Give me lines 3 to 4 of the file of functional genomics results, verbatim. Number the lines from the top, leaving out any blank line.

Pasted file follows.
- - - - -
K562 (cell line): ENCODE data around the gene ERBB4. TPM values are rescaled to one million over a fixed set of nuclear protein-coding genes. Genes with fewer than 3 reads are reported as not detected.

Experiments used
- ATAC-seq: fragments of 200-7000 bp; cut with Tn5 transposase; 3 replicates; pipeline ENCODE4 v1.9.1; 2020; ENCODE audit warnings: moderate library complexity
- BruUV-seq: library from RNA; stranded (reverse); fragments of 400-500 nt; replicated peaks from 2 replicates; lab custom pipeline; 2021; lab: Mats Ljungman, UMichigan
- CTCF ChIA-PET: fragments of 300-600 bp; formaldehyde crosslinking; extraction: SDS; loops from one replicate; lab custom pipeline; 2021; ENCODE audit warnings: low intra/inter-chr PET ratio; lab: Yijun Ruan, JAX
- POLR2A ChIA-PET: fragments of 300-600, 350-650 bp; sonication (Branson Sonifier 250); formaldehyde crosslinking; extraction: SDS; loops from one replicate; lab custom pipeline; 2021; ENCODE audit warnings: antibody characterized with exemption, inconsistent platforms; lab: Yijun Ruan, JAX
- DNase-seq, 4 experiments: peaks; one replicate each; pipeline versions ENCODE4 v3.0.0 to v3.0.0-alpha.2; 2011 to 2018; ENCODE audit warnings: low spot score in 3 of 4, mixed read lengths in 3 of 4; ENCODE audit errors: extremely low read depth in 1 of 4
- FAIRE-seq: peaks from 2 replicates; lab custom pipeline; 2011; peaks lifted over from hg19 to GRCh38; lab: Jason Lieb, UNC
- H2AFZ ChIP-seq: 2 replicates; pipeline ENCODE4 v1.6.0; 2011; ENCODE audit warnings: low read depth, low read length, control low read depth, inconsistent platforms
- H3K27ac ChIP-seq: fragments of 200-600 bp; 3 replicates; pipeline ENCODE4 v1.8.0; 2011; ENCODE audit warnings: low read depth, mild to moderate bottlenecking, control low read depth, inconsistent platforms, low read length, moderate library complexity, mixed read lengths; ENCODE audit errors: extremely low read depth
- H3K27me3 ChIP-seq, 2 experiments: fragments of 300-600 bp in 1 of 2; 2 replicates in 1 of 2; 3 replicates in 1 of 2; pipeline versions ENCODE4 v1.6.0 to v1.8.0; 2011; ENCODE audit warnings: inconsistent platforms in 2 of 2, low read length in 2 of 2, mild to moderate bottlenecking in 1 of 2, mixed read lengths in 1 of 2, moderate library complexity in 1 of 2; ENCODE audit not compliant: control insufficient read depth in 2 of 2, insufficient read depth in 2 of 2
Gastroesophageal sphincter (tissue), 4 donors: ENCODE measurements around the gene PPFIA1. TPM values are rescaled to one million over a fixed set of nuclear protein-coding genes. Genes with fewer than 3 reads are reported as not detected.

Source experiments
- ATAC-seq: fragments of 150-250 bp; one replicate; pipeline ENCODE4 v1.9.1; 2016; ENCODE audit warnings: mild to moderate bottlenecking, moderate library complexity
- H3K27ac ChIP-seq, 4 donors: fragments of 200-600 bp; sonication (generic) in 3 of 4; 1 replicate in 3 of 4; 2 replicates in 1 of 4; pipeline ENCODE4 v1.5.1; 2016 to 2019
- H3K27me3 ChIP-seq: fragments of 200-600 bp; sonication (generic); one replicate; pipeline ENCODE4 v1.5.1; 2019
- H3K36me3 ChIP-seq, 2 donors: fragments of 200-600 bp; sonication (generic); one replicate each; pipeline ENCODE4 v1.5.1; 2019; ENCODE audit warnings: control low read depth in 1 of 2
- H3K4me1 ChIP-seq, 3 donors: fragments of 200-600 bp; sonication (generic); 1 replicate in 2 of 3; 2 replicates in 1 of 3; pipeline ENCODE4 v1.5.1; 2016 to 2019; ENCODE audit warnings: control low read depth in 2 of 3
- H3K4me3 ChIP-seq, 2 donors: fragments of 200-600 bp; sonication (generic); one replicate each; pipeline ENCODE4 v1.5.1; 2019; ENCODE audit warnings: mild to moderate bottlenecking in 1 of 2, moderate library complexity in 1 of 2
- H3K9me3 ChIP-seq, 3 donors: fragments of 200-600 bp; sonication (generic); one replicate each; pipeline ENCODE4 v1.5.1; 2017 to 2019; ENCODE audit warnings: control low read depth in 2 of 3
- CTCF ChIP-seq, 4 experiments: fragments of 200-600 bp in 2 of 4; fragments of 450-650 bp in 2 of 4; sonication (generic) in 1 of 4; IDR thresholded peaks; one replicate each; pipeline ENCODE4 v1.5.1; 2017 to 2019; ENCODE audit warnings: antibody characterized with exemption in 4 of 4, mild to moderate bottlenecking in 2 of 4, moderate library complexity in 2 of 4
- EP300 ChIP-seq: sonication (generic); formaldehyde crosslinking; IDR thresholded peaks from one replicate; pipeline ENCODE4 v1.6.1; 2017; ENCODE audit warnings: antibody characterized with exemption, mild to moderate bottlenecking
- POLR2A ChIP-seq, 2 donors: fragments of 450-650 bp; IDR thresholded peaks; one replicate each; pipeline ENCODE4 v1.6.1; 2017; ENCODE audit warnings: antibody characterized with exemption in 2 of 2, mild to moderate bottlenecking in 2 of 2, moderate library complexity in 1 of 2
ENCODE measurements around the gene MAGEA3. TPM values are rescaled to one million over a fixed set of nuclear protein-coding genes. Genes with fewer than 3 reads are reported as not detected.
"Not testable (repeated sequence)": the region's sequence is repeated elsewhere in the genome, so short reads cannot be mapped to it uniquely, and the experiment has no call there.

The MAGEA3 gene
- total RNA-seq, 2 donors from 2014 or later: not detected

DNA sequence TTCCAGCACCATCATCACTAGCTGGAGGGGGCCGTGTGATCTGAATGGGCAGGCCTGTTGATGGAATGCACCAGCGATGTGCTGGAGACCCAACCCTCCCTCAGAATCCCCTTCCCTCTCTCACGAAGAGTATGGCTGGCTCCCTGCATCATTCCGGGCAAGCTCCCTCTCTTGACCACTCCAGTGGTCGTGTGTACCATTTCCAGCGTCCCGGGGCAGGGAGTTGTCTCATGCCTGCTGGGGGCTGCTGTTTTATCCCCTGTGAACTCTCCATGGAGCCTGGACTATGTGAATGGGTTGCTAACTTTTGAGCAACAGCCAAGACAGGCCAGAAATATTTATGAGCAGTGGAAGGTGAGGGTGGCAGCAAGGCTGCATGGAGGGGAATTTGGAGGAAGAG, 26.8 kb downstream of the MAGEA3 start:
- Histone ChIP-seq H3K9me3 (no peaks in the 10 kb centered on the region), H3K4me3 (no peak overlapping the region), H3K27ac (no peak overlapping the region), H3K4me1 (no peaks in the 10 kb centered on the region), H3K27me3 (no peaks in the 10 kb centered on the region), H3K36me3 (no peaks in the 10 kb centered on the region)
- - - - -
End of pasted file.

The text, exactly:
- ATAC-seq: fragments of 200-7000 bp; cut with Tn5 transposase; 3 replicates; pipeline ENCODE4 v1.9.1; 2020; ENCODE audit warnings: moderate library complexity
- BruUV-seq: library from RNA; stranded (reverse); fragments of 400-500 nt; replicated peaks from 2 replicates; lab custom pipeline; 2021; lab: Mats Ljungman, UMichigan